Annual foundation study looks at issues from smoking and obesity to the number of primary care physicians and mental health providers
For the second consecutive year, Sarasota County was ranked third in the state in the Robert Wood Johnson Foundation report of Florida health factors, the Florida Department of Health in Sarasota County (DOH-Sarasota) announced on March 16.
Among Florida’s 67 counties, Sarasota was ranked second for quality of life measures; third for clinical care factors — the number of primary care physicians, for example; and fourth for health behaviors, including the percentages of adults who smoke and those who are obese, the report shows.
One statistic that has improved over the past year pertains to mental health. The 2016 report notes the ratio of county residents to mental health providers at 560 to 1. The 2015 figure was 600 to 1; in the 2014 report, it was 700 to 1.
“Our community encourages healthy lifestyles, and with support from Sarasota County Health and Human Services, [it] has established linkages making it easier for people to get help with mental health and substance abuse issues,” says Coastal Behavioral Healthcare Executive Director Jack Minge in a news release. “This is evident in the quality of life measures in this year’s ranking,” he added. “We remain committed to reducing barriers so behavioral health services are more accessible to a larger segment of our community.”
On a less positive note, the county was listed at 12th for social and economic factors, including the number of children in poverty: 19 percent, though that was down slightly from 20 percent in the 2015 report and 22 percent in the 2014 data. The statewide childhood poverty rate for the 2016 rankings was 24 percent, the report shows. Top U.S. performers had an average rate of 13 percent, the report adds.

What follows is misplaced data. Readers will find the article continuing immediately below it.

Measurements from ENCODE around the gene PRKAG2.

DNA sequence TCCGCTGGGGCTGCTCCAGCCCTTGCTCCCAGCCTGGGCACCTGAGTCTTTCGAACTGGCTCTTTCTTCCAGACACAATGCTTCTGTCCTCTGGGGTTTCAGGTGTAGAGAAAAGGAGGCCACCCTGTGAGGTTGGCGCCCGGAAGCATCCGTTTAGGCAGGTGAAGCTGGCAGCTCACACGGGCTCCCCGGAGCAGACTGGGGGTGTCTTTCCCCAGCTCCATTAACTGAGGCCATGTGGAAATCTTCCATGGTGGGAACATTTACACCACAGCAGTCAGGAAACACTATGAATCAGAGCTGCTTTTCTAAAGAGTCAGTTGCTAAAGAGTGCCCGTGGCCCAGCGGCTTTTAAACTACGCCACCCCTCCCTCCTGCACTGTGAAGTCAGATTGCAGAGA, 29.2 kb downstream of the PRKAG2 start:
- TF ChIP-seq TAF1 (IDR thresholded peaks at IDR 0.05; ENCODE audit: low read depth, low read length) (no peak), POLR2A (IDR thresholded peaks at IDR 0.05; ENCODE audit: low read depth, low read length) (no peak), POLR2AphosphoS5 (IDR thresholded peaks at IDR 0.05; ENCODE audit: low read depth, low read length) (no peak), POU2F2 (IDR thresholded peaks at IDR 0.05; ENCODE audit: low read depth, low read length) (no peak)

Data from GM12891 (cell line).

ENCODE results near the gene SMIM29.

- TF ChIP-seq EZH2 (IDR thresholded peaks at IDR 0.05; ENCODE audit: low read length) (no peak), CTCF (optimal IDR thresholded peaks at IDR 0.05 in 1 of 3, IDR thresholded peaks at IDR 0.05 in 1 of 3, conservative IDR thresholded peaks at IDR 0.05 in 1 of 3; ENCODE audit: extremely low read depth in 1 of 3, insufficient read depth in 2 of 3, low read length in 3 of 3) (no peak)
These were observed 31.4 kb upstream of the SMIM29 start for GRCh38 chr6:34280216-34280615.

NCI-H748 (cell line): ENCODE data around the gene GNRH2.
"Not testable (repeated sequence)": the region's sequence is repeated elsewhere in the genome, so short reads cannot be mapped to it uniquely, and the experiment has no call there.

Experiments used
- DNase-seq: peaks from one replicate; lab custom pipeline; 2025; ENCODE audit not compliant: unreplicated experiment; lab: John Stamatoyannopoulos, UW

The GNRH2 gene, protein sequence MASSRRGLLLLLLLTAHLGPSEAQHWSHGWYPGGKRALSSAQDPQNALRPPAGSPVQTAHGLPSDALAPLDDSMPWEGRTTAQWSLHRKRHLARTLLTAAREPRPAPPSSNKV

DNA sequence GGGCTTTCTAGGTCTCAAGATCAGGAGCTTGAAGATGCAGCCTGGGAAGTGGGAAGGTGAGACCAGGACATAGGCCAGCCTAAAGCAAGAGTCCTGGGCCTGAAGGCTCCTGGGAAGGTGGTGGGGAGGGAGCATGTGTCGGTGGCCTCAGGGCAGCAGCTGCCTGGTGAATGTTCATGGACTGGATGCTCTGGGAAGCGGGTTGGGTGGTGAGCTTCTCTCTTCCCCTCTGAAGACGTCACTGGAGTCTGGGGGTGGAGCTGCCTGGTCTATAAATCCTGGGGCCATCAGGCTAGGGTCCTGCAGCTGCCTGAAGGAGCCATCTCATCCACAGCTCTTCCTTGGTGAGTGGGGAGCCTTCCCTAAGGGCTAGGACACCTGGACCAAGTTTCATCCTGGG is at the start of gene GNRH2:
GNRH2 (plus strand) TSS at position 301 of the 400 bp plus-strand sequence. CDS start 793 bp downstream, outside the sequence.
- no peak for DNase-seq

The Executive Summary of the Sarasota County Schools’ 2015-16 budget says that since the economic downturn began in 2007, the percentage of district students who meet the requirements for participating in the free and reduced-price lunch program has increased from an average of 41 percent to 51 percent. It adds that in 2015, to qualify for free meals, a family of four could not earn more than $31,005 a year; for reduced-price meals, a family of four could not earn more than $44,123 yearly.
Additionally, the 2016 report says 35 percent of the county’s children were living in single-family households, though the state average is 38 percent.
In regard to the physical environment, Sarasota County ranked 10th in the state. Among factors cited in that category were the number of people who drive alone to work (83 percent, up from 82 percent the previous year and 81 percent in the 2014 study); and those with severe housing problems (21 percent; unchanged from the 2015 and 2014 reports).
However, the report did note that Sarasota County had no drinking water violations.